As the version number suggests, it won't be a huge overhaul of Android, but rather some evolutionary and fairly significant upgrades. It will be headed to the Galaxy Nexus, Nexus S and the Xoom starting mid-July.
1. Smooth as Project Butter
The first is what Google calls Project Butter, which is its effort to further smoothen the UI experience. Android will now ramp up the CPU speed as soon as the user touches the screen, devoting maximum resources to responsiveness. Triple buffering the UI also makes things a lot smoother. Android 4.1 will also predict what the user will touch next, helping to keep the OS one step ahead. Google showed a video from a 300 fps RED camera comparing speed and smoothness on a Galaxy Nexus between Ice Cream Sandwich and Jelly Bean, and hands down Jelly Bean was much slicker.
2. Smarter Home Screen Arrangement
The home screen will be easier to manage. Widgets and shortcut icons will now resize automatically or give way to each other. If you've moved icons around on iOS, it's a bit like that where items on the home screen will shuffle around to make room for each other. Google just takes it to the next level with widgets.
3. Better Camera Picture Preview
Ice Cream Sandwich on the Galaxy Nexus demonstrated "zero shutter lag" on the camera. While the photos weren't necessarily best in class, the instantaneous nature was fairly impressive. Now Google is improving the camera app further, but by making image review much faster. Now users will only need to swipe on the screen to review the past images (rather than hitting the Gallery), and those unwanted can just be "tossed away" a la webOS.
4. Better Predictive Words and Full OFFLINE Voice
The predictive text is even better now with words appearing atop the keyboard that try to guess what your next word will be. Some third party keyboards had this, and now it's baked in. The massive new improvement is that voice typing now works offline. This is monumental for those who have tried to dictate something, only to be foiled by a slow or flakey internet connection. Google demonstrated this by carrying out voice dictation while the phone was in Airplane Mode.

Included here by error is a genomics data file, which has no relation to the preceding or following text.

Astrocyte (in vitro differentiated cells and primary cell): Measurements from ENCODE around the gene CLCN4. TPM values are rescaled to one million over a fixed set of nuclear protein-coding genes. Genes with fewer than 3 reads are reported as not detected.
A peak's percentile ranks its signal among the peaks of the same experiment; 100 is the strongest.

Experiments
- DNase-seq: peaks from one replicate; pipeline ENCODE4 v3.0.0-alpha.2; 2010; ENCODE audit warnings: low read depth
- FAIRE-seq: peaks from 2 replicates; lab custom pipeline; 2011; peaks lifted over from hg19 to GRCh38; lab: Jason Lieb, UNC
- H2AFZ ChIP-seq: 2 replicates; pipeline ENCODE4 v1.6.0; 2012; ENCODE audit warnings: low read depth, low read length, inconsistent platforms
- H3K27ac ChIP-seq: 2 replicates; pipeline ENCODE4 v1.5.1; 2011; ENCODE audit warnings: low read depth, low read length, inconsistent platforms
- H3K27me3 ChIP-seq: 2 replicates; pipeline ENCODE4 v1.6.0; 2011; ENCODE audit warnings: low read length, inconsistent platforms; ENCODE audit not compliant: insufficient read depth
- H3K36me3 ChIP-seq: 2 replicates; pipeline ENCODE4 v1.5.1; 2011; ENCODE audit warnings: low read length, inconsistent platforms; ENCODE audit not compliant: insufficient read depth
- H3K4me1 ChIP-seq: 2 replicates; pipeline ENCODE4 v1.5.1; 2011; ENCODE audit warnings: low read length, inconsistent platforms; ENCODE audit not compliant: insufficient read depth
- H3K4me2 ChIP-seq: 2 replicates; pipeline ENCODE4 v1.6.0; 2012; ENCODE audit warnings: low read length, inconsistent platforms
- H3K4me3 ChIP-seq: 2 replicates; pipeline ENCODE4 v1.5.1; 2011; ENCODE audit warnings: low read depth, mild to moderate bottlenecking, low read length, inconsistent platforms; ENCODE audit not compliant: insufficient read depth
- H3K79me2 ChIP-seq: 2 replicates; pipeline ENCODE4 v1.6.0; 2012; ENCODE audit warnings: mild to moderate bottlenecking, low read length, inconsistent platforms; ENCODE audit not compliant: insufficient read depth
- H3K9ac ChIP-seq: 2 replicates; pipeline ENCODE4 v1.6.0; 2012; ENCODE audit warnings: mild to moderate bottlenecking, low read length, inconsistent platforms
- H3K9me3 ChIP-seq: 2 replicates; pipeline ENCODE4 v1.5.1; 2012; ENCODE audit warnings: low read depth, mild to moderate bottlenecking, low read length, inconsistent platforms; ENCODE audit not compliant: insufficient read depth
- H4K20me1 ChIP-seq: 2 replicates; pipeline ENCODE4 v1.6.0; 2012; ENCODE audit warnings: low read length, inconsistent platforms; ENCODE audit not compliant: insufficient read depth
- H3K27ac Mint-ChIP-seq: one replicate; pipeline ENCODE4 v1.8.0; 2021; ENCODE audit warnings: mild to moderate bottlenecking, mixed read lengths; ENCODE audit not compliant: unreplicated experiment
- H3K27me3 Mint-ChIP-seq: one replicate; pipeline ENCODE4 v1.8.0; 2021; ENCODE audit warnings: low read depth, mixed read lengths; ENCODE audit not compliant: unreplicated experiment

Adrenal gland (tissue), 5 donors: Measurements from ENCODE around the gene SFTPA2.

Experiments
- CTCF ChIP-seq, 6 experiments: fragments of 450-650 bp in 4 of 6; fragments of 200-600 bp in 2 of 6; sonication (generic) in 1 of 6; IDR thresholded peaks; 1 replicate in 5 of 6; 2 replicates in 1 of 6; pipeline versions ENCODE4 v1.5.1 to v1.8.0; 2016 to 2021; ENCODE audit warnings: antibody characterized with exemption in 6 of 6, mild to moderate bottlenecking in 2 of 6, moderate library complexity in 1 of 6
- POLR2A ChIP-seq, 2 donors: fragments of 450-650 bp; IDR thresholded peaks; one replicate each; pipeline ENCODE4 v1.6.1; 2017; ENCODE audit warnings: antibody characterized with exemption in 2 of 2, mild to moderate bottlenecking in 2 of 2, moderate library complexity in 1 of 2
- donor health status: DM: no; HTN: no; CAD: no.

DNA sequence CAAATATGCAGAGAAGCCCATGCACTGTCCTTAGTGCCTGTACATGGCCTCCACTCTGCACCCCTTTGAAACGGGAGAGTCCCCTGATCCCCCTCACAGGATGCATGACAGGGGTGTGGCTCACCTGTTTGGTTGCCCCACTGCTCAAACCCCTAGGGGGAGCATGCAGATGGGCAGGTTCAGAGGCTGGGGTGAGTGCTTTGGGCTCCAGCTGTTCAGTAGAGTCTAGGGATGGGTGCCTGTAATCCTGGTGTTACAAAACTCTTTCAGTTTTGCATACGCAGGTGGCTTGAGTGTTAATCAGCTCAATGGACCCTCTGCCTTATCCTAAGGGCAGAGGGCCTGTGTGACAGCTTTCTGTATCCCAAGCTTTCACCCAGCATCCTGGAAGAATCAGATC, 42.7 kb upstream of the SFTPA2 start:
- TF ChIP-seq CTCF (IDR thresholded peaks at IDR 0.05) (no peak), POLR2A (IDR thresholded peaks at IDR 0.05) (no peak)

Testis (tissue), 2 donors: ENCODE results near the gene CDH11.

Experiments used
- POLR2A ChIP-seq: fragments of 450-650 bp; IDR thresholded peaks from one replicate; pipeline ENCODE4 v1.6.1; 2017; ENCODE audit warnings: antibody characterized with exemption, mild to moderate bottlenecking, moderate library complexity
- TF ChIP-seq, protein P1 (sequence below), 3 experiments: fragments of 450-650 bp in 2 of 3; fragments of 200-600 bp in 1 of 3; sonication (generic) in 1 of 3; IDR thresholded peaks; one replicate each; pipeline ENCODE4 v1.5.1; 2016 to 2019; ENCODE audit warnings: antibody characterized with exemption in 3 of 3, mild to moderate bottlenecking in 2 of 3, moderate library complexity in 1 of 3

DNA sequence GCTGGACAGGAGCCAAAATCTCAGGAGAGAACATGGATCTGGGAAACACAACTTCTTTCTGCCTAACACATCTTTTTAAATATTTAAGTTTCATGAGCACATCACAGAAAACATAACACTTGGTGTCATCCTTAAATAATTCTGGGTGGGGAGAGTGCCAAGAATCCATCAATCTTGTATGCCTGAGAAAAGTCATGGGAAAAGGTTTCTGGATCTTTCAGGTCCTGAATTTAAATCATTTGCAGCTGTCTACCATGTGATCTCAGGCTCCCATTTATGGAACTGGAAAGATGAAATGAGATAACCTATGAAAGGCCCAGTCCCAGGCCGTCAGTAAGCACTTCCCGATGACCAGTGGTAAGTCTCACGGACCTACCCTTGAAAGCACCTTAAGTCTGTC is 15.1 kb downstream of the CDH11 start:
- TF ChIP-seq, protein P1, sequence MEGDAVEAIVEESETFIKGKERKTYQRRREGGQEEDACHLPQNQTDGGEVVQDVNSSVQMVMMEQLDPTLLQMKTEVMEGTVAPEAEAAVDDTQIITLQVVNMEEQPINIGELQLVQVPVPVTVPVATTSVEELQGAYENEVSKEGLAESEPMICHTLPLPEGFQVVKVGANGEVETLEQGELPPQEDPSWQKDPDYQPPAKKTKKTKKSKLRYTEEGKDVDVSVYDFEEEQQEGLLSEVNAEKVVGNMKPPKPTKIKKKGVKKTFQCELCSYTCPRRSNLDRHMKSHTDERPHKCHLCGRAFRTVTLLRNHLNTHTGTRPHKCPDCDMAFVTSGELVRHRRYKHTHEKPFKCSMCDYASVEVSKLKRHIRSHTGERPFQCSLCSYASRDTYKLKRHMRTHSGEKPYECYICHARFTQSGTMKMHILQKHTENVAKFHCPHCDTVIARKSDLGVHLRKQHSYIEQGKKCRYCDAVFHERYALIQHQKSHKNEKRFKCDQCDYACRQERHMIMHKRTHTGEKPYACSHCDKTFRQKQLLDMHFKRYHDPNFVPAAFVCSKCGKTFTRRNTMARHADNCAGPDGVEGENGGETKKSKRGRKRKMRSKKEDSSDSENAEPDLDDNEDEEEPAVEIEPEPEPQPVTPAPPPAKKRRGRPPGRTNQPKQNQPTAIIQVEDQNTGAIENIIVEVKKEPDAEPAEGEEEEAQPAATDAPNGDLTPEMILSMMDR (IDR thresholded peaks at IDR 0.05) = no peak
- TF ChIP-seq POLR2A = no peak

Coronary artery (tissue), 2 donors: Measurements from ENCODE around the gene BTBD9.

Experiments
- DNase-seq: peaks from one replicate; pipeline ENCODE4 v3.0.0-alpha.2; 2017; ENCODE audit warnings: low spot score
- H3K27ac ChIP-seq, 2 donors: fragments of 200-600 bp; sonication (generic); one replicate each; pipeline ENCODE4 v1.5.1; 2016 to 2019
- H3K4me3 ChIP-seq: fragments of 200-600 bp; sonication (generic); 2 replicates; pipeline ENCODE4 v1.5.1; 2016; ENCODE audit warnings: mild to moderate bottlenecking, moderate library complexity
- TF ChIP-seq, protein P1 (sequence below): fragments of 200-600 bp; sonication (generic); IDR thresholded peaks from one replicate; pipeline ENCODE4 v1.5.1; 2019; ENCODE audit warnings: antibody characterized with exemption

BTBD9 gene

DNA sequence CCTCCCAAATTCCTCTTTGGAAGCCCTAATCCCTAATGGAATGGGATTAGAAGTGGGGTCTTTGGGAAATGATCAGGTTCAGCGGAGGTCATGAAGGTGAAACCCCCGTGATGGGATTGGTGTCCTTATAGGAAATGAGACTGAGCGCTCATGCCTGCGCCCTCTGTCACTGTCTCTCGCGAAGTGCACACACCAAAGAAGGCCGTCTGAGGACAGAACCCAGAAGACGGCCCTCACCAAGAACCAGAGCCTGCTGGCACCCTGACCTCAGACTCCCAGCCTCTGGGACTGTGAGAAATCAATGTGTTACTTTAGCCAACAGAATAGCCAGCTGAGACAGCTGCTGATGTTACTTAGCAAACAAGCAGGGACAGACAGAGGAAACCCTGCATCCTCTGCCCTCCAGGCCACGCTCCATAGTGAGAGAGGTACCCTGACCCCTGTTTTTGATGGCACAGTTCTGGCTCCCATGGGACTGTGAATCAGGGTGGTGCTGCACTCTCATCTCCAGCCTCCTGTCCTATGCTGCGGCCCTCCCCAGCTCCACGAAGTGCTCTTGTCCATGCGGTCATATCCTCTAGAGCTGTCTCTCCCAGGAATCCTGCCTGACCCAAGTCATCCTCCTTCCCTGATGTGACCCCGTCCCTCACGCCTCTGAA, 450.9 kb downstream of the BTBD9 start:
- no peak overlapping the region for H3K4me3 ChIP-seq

5. New Languages and Accessibility
Android will be more accessible than ever, with new and improved support for Arabic, Hebrew, Persian, Hindi, Thai, and more for a total of 18 new input languages. Going even further, visual impaired users will be able to navigate Android using gestures and audio cues. There will even be Braille device input support.
6. Expanded Android Beam NFC
Android Beam, the NFC technology, is expanded to support the sharing of photos between paired devices. Android Beam can also more easily pair devices as well, requiring just a tap between compatible hardware.
7. More Powerful Notification Tray
Android was a pioneer in the smartphone notification space, and now it's improving it in 4.1 with actionable notifications in the swipe down menu. Now missed calls can be directly dialed back, and social network updates can be "liked" directly from notifications. The Gmail notification will give a short snippet of each new email, so you can tell at a glance what's worth reading right away. These notifications can also be expanded and collapsed with a two-finger gesture.
8. Google's "Siri" Effort, But Better Sounding
Android being from Google, search technology is at the core. Jelly Bean will bring with it search result cards, where the most relevant result will be displayed in a simple, large format. Of course, with Apple's Siri nearing a year on the market, and Samsung having its own S-Voice, Google isn't sitting this one out. Google's voice search is easily the most natural sounding of all, though it still remains to be seen if it'll be the best at voice recognition and finding the relevant result. On the stage, Google demonstrated several general questions. The voice that read the result back to the user was startlingly natural and realistic – on a whole other level above Siri. The information will be displayed on the screen on a card, with the full Google search results underneath. The voice feature doesn't seem to be able to control other aspects of your phone like Apple's Siri can – such as setting your alarm clock or sending texts, but perhaps that's the next step.
9. Google Now
The final major new piece to Jelly Bean is Google Now, which takes your search and navigation history, along with your current location and upcoming calendar events to create a personalized listing for you. It can tell you when you need to leave for your next appointment, whether you're traveling by car or public transport. It will also notify you if your flight is delayed and will take that into account for what's scheduled in your calendar. Google Now will also automatically display sports scores of your favorite team as well as give you some suggestions of nearby restaurants.